Monday, September 29, 2014

Levels of Motivation

This is the second part of two posts meant to address my process and thoughts on the development of this body of work. This one concentrates primarily on the large painted sculpture, "Stance"

So often during the sabbatical show someone would mention something that was triggered by the work and I’d feel surprised then think about it and realize it was part of another level of motivation that I hadn’t seen before. It’s been like that since I started the drawings. It’s probably the most mysterious body of work I’ve ever done in terms of how little I knew about why I was doing it. The need to do a large figure emerged as I was doing the bowls. I wanted to paint the surface,  create the illusion of decaying external layers to question the preoccupation with the external self. It took a month to hand build the figure, using coils from the bottom up smoothing and shaping and getting a sense of what I would be painting on it as it grew. I knew it would be subject to some cracking because it took so long and it was hard to keep it drying at the same rate, but just like the bowls I was welcoming whatever happened as a way to get me started, by mimicking the things that happened naturally. During the time I was doing it I was driven by the challenge to materialize something I needed to see. It was more exhilarating than anything I’d ever done because it was so hard. That might be why the attitude achieved after balancing the difficulties feels as good as it does. Understanding has been accomplished, a new perspective reached. The title “Stance” comes from something that Viktor Frankl wrote in "Man’s Search for Meaning". He said the meaning of life was in what you took from life, what you gave to life and the stance you took toward what you can’t change. That was the part I’ve been thinking about ever since. Philosophically what I was looking at while I was working on "Stance" was the transitory nature of the physical self. Now in my sixties I think about the limitations of the body and futility of trying to hold on to past selves. I use many layers and try to get the form within to strain against them suggesting that we shed the older skin as we grow like molting. That attachment to the previous skin inhibits inner growth. So my conscious ideas while working had more to do with bringing out the consciousness within.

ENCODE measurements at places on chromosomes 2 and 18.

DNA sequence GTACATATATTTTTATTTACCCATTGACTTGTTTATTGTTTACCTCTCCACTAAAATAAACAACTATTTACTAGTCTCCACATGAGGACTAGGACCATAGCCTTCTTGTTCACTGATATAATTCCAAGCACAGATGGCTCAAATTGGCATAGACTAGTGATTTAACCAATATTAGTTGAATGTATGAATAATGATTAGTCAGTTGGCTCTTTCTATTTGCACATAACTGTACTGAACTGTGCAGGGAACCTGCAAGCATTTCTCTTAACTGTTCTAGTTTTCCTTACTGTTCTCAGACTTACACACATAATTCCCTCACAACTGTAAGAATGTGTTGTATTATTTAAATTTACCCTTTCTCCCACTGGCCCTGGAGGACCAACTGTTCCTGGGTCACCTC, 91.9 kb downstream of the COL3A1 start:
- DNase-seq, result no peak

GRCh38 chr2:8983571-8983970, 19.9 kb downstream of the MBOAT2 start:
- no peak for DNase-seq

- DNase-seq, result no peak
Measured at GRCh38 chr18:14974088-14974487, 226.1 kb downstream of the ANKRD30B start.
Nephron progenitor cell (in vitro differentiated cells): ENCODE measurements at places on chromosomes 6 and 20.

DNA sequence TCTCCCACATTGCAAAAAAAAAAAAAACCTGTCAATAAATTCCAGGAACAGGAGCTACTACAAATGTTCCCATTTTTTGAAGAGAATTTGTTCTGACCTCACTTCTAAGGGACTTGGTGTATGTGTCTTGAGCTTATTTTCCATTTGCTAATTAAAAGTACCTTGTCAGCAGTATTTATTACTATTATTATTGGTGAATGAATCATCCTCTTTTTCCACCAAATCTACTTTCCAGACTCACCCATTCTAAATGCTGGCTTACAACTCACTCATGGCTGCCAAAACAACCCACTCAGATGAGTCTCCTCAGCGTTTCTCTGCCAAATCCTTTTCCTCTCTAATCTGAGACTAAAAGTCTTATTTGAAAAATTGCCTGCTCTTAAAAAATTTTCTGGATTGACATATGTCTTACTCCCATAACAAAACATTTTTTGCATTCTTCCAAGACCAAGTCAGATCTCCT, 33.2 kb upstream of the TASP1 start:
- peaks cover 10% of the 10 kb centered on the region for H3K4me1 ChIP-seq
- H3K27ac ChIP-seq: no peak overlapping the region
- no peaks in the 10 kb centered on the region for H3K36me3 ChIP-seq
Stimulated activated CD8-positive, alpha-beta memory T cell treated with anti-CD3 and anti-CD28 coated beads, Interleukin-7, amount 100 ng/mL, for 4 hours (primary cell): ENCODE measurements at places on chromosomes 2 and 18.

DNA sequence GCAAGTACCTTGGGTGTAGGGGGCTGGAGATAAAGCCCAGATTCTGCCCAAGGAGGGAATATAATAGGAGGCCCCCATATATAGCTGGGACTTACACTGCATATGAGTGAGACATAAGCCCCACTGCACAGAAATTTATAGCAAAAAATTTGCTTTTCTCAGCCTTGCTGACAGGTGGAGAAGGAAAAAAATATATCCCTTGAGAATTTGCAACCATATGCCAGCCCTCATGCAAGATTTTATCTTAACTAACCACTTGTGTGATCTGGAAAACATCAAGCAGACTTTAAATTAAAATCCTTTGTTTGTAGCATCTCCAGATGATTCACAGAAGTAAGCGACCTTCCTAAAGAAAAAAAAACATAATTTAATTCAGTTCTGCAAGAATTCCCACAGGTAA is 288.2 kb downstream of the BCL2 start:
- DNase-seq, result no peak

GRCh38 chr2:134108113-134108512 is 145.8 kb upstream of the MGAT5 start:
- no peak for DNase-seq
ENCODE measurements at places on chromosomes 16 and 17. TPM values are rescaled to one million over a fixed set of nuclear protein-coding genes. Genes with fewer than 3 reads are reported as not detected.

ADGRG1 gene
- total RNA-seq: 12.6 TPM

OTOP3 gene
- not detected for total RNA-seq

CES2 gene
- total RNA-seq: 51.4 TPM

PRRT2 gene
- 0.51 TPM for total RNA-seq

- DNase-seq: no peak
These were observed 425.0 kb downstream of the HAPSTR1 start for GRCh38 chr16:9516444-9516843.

We live in a world where we breathe the air of marketing constantly. It conditions people to put too much emphasis on the external self which is then shoved into an external category.  I’ve been using genderless gray figure since the 1980s to avoid any categorization other than person. Facial expression and body language show something of the inner life, something true of our experience. Even with the growth and change over many years, something about the internal self  feels constant, and science has given no evidence that consciousness  is  bounded by the body. 
Since "Stance" has been displayed I’ve learned much more about what I was doing that I was completely unconscious of at the time. It’s one of the best things about visual ideas, they can hold so much. In his Ted Talk Adam Savage said,“Things stick around for years before you find out why you’re interested in it” . When someone told me that they were so disturbed by the show they had nightmares, that all the trauma I’d been holdng inside finally burst out, I saw something more going on that I had to acknowledge was true even though I hadn't realized it. Seeing it is an opportunity for personal learning but also reflects how visual structures show the essential character of feeling and offer stimulus to the imaginations of others.. So whatever these long buried imbalance were that were being addressed, the ideas that grow from this particular visual philosophy are wide ranging and now belong to the viewers.

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